Modern technology helps mankind to do a lot of things that previous generations may never have imagined would be possible. Satellites, for example, continue to let us monitor both other planets as well as our own. Fracking allows us to drill for oil deep within the Earth’s crust; oil we use for fuel in transportation, heating, and electricity generation.
Both of these advancements have helped us to develop new understandings of and adaptations to the planet.
But new satellite data also shows that modern fracking has been the cause of earthquakes. Satellite data taken from the Japanese Advanced Land Observing Satellite (ALOS) shows various changes in the height of the ground over many fracking wastewater wells. The study shows, basically, that fracking’s wastewater injection process has caused earthquakes in Timpson, Texas.
In 2012, the area suffered a 4.8 magnitude earthquake, which is the largest such event ever to be measured in the entire Lone Star State.
“Our research is the first to provide an answer to the questions of why some wastewater injection causes earthquakes, where it starts, and why it stops,” explains study co-author William Ellsworth, who is a geophysics professor at Stanford University’s School of Earth, Energy & Environmental Sciences.
In addition—and perhaps more importantly—the US Geological Survey had never supported a single earthquake in the whole of the Dallas-Fort Worth area. However, since 2008, they have recorded nearly 200 events. This is a sixfold increase of earthquakes over historic levels. Similarly, Oklahoma has experienced a 160-fold increase in earthquakes, to the point that some people have been hospitalized and both buildings and highways have been damaged. And the Texas earthquakes recorded in 2014 have surpassed the rate of frequency of California.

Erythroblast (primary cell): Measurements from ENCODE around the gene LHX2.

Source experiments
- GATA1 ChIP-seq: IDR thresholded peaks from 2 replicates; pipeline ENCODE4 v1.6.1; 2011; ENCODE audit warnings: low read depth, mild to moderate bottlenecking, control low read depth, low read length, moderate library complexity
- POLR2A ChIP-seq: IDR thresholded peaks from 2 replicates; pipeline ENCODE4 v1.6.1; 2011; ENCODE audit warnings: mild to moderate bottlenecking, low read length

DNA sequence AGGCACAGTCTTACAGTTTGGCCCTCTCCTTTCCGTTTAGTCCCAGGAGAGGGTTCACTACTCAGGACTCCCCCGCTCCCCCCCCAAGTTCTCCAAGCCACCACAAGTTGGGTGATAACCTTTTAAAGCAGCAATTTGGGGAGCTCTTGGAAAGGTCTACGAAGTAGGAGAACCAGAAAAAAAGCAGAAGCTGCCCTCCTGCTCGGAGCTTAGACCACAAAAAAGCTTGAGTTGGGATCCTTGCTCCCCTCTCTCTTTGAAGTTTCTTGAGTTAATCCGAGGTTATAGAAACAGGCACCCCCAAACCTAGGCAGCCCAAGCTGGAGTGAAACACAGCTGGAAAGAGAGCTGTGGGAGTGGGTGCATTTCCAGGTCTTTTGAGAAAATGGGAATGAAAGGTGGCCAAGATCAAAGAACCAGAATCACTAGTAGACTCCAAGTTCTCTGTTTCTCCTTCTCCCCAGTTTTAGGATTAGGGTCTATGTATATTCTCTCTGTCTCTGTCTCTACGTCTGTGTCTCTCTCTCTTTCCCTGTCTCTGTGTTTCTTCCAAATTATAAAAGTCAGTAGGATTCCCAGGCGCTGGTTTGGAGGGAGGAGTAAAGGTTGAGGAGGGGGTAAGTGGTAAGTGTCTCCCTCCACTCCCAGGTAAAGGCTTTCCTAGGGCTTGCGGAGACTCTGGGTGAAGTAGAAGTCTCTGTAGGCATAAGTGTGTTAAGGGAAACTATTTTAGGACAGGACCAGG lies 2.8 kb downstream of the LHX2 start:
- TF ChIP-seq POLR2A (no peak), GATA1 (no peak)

Researchers are now saying these findings massively highlight the importance of gaining more understanding of local geology before initiating wastewater injection; more understanding of the relationship between how the technology we develop to improve business ventures dramatically effect the planet.
Indeed, Stanford adjunct professor for energy resources engineering, Mark McClure comments, “States need to do a much better job of gathering the data and making it available to the public so these sorts of studies are possible. Specifically, monthly injection volumes for every well.”